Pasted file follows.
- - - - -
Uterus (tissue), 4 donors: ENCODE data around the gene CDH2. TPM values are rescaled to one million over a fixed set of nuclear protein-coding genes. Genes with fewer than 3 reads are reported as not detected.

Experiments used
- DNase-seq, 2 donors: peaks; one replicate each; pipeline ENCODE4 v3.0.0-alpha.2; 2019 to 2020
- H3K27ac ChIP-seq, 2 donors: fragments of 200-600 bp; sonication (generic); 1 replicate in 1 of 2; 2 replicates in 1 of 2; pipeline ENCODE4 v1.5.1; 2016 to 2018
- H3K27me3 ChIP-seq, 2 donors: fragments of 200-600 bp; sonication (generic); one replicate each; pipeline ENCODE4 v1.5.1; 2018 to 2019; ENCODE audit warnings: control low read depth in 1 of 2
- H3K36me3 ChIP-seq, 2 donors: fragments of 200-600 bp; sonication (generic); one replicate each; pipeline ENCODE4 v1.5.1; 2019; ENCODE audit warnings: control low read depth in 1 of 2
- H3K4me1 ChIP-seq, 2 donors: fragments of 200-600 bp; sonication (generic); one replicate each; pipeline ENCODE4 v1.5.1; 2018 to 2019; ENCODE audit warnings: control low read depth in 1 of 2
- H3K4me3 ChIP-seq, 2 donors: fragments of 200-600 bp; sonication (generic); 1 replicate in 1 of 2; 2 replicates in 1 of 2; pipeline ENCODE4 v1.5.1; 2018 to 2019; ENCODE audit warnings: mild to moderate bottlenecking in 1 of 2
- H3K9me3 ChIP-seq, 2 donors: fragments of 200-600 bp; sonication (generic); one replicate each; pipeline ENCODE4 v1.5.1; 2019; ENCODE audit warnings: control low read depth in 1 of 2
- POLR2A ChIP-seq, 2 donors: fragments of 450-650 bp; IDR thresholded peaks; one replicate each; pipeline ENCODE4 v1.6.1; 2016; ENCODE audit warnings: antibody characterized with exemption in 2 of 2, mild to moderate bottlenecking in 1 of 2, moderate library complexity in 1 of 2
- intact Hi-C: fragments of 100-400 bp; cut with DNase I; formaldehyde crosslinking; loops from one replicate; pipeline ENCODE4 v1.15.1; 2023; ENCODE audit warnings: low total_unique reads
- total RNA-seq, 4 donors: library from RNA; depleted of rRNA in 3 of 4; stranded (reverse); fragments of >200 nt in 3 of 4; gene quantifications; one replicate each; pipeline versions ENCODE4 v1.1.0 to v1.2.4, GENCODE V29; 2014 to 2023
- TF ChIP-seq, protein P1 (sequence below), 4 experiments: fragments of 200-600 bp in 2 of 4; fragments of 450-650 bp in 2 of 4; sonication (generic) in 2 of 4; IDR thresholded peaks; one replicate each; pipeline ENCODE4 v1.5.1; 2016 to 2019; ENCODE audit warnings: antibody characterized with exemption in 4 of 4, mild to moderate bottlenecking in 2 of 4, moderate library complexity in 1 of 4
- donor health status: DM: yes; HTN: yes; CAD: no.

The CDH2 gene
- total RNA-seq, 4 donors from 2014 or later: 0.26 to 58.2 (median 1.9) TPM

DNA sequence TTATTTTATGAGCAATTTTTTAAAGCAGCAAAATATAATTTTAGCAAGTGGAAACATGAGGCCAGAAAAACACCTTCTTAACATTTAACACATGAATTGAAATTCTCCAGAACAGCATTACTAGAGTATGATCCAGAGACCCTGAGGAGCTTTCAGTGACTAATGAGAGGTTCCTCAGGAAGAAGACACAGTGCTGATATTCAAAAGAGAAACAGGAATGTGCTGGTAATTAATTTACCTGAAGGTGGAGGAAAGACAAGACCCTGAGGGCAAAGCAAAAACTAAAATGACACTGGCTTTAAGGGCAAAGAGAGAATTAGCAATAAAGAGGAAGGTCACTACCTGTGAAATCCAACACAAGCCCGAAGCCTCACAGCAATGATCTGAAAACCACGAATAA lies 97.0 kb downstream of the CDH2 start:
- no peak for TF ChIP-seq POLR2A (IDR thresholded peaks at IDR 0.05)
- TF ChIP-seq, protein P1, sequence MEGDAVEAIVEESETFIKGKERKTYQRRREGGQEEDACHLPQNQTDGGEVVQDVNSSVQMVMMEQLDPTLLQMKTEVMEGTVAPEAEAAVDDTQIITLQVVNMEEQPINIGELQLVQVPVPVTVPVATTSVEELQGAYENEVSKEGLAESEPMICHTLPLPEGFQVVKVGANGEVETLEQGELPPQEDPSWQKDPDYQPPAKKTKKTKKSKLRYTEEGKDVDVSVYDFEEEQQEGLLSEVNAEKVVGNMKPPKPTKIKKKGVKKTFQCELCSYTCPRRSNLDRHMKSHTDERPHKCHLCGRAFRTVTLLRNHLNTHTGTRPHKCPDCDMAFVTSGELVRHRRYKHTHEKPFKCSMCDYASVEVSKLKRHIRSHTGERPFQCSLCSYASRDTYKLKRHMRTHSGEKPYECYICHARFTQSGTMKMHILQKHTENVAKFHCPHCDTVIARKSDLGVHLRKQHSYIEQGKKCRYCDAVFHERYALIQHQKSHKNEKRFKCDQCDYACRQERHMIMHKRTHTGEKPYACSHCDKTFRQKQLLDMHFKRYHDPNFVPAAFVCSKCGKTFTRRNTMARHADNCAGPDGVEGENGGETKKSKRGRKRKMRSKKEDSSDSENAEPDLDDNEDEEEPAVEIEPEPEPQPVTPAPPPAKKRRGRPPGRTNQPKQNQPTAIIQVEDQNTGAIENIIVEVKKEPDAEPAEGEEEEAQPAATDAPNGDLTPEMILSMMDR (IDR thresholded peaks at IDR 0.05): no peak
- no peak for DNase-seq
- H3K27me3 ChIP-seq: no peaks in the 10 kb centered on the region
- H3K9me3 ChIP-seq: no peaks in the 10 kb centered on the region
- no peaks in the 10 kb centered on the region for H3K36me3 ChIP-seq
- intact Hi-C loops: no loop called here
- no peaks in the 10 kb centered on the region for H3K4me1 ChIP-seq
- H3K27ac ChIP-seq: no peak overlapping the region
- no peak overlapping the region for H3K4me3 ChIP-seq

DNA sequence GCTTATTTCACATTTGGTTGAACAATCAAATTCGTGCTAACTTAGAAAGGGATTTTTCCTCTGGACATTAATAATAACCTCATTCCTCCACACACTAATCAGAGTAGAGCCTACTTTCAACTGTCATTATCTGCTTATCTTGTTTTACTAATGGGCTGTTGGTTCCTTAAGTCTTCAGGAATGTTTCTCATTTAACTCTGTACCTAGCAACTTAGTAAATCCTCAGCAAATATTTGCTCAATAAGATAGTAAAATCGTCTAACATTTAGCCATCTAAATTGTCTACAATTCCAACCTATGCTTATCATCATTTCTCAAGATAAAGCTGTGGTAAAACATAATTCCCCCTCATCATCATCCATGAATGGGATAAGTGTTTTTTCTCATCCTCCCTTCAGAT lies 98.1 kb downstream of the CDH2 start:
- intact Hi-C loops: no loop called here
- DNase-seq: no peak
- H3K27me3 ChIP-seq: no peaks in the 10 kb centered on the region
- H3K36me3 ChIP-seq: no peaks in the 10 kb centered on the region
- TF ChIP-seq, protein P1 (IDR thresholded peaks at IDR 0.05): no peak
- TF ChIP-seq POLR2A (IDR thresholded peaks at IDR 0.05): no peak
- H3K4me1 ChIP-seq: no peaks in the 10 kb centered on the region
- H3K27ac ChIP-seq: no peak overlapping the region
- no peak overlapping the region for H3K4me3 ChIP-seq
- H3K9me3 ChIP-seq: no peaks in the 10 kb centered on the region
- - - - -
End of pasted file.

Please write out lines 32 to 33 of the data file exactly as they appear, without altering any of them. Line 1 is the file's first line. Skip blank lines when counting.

- H3K36me3 ChIP-seq: no peaks in the 10 kb centered on the region
- TF ChIP-seq, protein P1 (IDR thresholded peaks at IDR 0.05): no peak